But the Spurs also won on a night when Boris Diaw made only one basket (yet finished with an astounding plus-minus of plus-30, thanks in large part to his 10 rebounds and six assists). They won despite all of those turnovers. That's why this game portends better for the Spurs' future than the Heat's future. The Spurs still got the win in a performance that was so uncharacteristic.
Except for, you know, the part about winning.
2. Around The Association
MVP: Tim Duncan kept cool as the temperature rose in San Antonio, leading the Spurs with his usual steady hand. He led San Antonio with 21 points, and he controlled the paint on both ends of the court.
X factor: The climate control problems inside the AT&T Center undoubtedly had an impact. And while it affected everyone, LeBron James felt its effects more than anyone. His absence in the fourth quarter coincided with a Spurs run that put this game out of hand.
That was ... hot. At some point in the second half, the outcome of this game almost became superfluous. The story will be the failure of the air conditioning, and any reaction to Game 1 will invariably incorporate that detail. It's a shame; this was a fantastic game before it was played in a sauna.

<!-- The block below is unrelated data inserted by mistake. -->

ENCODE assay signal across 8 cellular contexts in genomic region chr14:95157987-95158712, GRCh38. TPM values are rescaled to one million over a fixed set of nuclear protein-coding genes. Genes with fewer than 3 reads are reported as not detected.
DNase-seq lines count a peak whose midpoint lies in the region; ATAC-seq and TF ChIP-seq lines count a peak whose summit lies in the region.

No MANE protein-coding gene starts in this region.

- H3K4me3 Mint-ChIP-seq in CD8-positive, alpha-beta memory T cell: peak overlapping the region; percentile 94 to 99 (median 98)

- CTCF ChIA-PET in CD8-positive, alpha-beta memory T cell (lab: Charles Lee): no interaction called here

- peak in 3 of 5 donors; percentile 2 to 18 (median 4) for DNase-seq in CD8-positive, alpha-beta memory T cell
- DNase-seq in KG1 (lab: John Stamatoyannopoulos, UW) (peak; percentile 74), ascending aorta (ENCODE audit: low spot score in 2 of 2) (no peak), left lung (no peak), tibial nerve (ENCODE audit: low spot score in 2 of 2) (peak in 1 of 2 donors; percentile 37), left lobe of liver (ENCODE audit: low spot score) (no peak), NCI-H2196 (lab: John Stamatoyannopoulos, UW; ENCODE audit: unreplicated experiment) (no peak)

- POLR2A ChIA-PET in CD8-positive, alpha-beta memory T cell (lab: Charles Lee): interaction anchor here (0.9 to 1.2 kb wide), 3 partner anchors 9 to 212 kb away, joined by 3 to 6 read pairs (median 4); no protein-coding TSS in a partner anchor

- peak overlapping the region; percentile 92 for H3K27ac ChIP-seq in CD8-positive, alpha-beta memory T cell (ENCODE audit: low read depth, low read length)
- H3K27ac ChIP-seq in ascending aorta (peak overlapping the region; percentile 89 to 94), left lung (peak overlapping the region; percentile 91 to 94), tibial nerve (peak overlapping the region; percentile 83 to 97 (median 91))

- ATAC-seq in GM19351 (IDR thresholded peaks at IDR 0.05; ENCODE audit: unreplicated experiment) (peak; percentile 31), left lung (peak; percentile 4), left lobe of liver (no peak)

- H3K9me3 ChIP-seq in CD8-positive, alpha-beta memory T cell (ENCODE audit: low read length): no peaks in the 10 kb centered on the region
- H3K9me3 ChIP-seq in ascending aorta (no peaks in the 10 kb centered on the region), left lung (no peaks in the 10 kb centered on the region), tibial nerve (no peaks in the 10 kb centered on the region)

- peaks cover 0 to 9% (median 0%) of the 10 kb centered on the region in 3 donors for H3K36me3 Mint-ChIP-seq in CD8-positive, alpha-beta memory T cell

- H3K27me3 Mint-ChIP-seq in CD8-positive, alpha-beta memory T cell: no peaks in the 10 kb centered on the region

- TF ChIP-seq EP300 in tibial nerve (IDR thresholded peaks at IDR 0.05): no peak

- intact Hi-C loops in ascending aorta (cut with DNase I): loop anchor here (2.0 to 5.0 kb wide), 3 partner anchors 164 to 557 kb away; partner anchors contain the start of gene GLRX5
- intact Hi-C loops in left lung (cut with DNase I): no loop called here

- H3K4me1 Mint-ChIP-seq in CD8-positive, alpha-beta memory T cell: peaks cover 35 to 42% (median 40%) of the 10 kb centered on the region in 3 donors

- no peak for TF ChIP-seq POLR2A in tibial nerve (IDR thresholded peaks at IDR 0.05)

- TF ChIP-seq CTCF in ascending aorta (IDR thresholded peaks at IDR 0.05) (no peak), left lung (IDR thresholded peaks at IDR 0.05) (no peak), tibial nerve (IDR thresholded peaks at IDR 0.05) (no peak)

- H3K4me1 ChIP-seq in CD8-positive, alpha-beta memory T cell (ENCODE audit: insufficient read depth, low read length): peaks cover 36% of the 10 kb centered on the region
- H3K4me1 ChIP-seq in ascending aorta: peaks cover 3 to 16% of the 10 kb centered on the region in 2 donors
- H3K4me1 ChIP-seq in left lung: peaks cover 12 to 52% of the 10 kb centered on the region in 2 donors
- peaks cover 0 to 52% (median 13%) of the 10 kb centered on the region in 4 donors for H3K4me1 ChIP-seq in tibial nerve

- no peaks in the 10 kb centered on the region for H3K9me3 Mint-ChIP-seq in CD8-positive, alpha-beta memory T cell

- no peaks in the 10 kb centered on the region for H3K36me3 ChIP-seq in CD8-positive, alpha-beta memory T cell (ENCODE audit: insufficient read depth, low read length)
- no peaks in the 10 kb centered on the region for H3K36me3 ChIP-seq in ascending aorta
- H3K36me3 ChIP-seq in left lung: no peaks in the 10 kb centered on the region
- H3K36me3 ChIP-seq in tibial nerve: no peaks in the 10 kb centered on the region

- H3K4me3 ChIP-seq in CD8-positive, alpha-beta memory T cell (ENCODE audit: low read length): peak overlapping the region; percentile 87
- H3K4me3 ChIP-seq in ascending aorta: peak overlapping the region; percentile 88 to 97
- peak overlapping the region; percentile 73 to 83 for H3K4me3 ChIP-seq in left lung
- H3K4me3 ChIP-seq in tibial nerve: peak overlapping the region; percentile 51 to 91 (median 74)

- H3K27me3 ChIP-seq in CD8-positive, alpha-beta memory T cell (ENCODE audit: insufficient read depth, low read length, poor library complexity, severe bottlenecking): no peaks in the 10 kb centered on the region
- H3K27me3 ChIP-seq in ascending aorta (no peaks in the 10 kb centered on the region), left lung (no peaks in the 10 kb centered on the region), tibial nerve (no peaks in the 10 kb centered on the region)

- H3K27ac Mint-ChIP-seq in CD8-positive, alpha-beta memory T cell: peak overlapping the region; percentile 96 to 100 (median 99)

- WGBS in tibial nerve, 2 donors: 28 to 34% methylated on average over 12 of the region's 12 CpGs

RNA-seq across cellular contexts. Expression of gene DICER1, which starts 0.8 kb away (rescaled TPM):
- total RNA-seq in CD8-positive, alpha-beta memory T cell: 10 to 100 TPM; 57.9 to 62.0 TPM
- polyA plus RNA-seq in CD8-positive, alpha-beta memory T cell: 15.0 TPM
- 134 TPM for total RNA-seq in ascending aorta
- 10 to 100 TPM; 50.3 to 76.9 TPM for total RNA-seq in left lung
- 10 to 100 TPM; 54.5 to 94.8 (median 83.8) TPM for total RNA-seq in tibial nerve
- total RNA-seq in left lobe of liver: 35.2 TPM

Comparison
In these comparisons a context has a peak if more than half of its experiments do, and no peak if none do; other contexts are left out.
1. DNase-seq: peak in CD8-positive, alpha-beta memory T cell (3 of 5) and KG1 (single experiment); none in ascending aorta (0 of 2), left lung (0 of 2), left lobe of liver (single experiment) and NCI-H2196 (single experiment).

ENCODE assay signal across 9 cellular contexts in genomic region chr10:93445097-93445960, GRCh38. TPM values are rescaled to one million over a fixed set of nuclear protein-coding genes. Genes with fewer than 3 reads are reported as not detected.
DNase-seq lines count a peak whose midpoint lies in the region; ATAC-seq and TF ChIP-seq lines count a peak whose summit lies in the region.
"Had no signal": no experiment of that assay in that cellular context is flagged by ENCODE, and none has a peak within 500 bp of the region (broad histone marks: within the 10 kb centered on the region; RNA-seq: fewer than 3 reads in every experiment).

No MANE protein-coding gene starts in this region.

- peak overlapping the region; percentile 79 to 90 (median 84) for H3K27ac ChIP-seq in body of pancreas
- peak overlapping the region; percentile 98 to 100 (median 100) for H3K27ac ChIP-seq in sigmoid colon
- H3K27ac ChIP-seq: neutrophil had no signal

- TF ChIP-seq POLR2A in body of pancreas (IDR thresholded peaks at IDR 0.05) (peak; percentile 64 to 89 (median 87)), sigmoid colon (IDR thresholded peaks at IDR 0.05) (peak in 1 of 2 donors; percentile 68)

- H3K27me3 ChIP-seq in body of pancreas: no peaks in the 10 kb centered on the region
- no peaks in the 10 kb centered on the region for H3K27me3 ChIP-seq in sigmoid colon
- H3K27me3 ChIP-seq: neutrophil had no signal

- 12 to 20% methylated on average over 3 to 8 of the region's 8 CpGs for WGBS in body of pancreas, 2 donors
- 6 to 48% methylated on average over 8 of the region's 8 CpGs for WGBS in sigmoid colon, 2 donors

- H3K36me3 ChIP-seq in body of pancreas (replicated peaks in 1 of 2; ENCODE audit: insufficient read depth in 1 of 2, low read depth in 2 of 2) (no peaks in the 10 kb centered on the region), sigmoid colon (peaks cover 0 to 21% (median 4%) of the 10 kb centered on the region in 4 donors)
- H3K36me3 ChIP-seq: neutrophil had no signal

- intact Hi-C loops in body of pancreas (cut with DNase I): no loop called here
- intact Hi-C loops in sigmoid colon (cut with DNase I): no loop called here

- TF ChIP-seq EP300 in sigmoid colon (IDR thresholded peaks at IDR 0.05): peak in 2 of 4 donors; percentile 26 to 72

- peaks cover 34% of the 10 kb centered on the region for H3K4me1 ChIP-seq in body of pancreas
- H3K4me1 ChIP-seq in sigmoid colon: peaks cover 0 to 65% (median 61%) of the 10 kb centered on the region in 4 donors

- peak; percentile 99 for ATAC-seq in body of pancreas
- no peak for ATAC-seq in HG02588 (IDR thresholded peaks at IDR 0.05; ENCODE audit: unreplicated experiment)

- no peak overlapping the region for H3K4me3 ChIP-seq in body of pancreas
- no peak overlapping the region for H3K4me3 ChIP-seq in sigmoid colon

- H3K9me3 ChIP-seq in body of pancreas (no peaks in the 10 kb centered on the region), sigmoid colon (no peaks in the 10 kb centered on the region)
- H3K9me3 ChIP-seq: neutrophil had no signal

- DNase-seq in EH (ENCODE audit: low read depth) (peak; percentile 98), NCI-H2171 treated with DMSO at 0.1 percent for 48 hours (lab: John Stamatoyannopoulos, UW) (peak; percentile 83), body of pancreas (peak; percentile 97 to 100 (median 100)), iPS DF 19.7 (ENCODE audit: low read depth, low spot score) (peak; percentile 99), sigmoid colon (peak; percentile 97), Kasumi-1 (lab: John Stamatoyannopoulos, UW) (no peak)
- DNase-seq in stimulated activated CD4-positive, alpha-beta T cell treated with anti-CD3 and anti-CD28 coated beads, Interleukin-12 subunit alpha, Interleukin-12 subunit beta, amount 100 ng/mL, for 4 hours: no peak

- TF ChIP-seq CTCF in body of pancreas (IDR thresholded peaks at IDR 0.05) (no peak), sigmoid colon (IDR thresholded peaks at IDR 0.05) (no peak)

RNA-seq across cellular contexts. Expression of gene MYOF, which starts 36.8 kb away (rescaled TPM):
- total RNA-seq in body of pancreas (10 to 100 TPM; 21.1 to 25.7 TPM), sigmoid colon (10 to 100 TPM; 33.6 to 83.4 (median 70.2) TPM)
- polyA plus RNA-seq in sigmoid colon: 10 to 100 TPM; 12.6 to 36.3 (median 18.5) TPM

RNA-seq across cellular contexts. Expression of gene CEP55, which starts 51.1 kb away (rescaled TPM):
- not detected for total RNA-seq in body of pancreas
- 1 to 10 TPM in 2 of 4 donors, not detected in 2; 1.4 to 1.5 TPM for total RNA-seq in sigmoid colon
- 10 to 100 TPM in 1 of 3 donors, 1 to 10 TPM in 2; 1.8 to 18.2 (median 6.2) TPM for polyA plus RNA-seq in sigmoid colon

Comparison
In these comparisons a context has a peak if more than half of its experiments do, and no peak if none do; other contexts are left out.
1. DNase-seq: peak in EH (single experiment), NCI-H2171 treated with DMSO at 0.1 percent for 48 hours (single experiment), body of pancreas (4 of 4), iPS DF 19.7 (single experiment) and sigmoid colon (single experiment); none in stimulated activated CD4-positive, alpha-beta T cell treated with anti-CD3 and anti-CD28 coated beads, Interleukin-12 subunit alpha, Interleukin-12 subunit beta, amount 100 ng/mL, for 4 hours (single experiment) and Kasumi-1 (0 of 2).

3. Thursday's Best
The Spurs' Big Three: Tim Duncan, Tony Parker and Manu Ginobili all had major contributions in the Spurs' 110-95 Game 1 NBA Finals win over the Heat. Their 56 points combined accounted for over half of the team's scoring output.
4. Thursday's Worst
AT&T Center's heating/cooling system: Turning a modern basketball game -- an NBA Finals game no less -- into a hot yoga class is a travesty. These were good conditions for smoking hams, not scorching nets. Time for a Game 2 promotion: all HVAC repair experts and electricians admitted free.
5. NBA Video Channel
6. Tweet Of The Night
7. Quote Of The Night
"Hopefully we can pay our bills."
-- Gregg Popovich, after the Spurs won Game 1 in sauna-like conditions caused by the AT&T Center's air conditioning failure.
8. Cramping Trip
9. Stat Check
Tim Duncan, 38 years of age, is the oldest player to lead his team in scoring in a Finals win since Kareem Abdul-Jabbar did so on June 14, 1987 at age 40. Duncan had 21 points in the Game 1 win over the Heat.
10. TrueHoop TV